Tips for Responsible Drivers
- Obey the speed limit and keep well behind cars in front of you, so you can easily stop for pedestrians, and be well-positioned when the car ahead of you does stop.
- Watch street edges and sidewalks AHEAD carefully for pedestrians and when you see someone obviously ready to cross, apply your brakes early and gently so the car behind you can stop, too.
- Always assume a pedestrian is crossing the street whenever a driver in front of you, or in the lane next to you, slows down or stops. Never pass a slowed or stopped car until you are sure no one is crossing the street. Fine: $222.50! It's extremely dangerous! Stop for the pedestrian at least a car length or two short of the crosswalk so cars behind you and the pedestrian can more easily see each other around your car. Remember that the next time you may be the pedestrian, and this pedestrian may be the driver waiting for you. And thanks for stopping!
Flag Monitor Job Description
We really appreciate your taking on this task! We know that pedestrians, especially the elderly and those with children, come to depend on the flags. It's important that the flags be there consistently, and that's where you come in – thank you!
We strongly suggest that there be at least two flag monitors designated for each site. Having two or more responsible parties ensures that your site is covered in the event your "co-flag monitor" is on vacation, etc. Or, if you're a business or police department, asking a number of employees to help monitor a flagged crossing during different shifts helps keep flags at your site when pedestrians need them. Here is a basic "job description" for you, as official flag monitor.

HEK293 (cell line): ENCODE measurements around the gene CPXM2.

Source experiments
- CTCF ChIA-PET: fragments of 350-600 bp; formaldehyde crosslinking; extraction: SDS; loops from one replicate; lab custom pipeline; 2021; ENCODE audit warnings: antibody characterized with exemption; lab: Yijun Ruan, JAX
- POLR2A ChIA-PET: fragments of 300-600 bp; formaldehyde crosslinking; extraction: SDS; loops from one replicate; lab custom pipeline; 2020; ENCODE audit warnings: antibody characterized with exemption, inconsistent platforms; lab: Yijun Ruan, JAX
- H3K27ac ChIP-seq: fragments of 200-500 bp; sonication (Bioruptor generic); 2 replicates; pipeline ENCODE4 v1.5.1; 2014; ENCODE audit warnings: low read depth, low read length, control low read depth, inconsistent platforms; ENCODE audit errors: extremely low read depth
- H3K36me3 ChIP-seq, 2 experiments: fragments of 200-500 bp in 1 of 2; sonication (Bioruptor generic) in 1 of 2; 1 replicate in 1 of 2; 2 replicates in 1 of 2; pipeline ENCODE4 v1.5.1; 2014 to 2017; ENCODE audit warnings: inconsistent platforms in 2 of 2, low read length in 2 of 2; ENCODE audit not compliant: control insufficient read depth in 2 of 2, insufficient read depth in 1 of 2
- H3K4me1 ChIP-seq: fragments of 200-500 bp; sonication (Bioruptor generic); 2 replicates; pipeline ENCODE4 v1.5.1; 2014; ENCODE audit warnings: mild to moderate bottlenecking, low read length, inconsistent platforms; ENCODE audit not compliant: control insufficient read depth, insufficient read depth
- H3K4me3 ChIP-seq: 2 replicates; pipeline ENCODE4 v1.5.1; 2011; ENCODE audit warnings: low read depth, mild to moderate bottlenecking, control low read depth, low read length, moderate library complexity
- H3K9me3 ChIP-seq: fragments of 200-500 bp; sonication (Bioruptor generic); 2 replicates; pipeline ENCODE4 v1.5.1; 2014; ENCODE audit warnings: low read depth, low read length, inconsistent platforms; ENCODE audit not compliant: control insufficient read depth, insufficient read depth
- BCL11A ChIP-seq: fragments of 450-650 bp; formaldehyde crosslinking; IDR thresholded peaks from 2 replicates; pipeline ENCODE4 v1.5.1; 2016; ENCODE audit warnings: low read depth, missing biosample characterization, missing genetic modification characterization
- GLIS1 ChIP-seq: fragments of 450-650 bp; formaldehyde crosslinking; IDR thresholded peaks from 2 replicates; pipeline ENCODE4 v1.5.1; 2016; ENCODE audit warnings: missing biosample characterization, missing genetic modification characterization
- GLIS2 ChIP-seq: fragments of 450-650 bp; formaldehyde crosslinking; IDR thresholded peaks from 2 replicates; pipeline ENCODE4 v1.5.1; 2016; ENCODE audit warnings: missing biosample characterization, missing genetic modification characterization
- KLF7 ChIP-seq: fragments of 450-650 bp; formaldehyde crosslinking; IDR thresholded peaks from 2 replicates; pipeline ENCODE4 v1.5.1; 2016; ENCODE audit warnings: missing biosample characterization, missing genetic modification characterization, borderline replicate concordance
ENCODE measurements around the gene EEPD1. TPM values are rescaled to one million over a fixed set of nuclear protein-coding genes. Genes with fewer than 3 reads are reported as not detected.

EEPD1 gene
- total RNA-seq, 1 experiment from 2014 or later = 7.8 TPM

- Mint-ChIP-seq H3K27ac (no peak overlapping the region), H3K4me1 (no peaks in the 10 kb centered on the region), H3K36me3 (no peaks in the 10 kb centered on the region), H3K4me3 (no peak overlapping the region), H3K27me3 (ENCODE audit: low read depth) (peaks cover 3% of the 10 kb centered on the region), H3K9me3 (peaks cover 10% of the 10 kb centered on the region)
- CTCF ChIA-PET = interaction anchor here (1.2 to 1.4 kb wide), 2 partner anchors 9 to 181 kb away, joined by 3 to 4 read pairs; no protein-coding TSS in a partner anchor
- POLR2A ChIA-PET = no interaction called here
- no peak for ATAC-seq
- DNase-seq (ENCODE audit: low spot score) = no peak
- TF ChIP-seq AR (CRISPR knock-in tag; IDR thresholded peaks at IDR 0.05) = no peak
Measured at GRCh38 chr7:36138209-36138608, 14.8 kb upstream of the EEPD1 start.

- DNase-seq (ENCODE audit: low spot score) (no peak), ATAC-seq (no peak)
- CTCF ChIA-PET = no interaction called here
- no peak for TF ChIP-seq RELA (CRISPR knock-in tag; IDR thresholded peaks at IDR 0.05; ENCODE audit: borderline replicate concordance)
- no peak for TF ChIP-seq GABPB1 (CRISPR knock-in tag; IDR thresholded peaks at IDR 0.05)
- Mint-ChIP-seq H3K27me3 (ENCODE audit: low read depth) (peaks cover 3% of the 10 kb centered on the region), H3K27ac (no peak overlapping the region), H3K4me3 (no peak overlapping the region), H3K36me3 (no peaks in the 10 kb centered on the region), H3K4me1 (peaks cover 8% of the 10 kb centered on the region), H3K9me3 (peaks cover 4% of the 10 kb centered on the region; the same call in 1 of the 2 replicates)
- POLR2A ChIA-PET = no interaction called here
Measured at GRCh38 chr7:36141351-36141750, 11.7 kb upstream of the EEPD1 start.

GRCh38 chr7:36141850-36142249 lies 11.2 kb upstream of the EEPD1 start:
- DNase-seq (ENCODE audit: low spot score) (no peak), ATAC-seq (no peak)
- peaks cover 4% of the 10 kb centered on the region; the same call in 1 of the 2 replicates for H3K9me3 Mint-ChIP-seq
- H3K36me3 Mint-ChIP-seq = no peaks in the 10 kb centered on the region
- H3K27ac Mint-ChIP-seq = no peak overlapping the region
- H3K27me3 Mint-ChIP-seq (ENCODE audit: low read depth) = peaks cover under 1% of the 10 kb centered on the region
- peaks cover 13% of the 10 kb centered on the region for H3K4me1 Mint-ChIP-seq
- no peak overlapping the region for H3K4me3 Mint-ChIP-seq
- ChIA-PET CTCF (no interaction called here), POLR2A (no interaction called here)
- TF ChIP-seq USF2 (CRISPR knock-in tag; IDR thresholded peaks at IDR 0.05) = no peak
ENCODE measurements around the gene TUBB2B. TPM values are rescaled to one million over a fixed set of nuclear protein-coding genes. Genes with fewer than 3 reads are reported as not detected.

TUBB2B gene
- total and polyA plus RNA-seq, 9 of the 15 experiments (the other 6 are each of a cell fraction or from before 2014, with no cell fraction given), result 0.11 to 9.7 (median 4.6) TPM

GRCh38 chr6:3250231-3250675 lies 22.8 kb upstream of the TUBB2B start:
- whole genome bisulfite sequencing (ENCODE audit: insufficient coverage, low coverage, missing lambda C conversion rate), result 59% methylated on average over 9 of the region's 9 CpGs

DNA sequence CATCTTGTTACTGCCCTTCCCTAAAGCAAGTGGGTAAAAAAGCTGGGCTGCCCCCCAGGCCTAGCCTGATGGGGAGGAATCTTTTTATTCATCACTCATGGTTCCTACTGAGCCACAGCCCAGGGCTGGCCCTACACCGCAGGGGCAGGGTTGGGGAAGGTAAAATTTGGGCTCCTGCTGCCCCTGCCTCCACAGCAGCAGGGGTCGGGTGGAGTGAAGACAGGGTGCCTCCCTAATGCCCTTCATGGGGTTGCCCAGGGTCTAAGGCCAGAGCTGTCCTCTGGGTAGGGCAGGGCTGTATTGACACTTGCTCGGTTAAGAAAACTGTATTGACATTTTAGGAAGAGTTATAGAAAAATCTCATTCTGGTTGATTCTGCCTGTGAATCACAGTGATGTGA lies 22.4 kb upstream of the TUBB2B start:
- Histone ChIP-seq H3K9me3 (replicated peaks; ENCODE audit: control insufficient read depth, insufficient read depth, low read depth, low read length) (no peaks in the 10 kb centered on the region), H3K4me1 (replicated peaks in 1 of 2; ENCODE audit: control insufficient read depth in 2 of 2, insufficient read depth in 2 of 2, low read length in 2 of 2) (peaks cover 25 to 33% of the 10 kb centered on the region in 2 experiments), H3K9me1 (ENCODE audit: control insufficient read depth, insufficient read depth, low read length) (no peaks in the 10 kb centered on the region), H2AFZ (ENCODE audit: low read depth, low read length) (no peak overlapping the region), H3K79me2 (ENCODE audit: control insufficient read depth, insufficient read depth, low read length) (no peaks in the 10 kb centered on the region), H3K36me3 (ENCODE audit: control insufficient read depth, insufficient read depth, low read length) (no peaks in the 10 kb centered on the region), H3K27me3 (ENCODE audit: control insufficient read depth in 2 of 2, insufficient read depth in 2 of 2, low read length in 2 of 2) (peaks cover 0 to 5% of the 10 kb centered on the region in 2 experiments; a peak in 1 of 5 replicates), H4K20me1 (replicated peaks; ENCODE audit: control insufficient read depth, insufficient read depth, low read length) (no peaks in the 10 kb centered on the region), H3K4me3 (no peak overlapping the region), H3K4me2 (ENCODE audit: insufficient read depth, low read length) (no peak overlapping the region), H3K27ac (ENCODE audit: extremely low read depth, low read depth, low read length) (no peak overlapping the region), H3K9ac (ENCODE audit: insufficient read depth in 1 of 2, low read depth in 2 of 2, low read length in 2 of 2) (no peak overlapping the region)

- If theft is a problem, please consider bringing the flags in at night, and putting them back out first thing in the morning. Most theft and vandalism happen during the first 2 – 4 weeks, so this job is particularly important early on. Flags also tend to disappear faster on weekend nights, so please arrange to bring them in on Friday and Saturday night!
- Check the flags daily (including weekends) to make sure there's an adequate supply. Early in the morning is best, as late night is when they are most likely to disappear. Replace missing or battered flags using those extras supplied by the Safe Communities.
- Collect flags needing repair. If you have a staple gun with 1/4" staples and you're up to the task, please feel free to repair them yourself. If, between flag minders and the adopting organization, repairs could be made, we appreciate it!
- Please let your neighborhood representative know if instructions need replacing or container is coming loose, etc. Help may be available through Safe Communities or the adopting organization can make repairs directly.
- If all the flags are on one side, please redistribute them, and if it happens a lot, keep adding flags until the problem becomes minor. Thank you!
For more information about Pedestrian Flags Over Dane County, contact Safe Communities.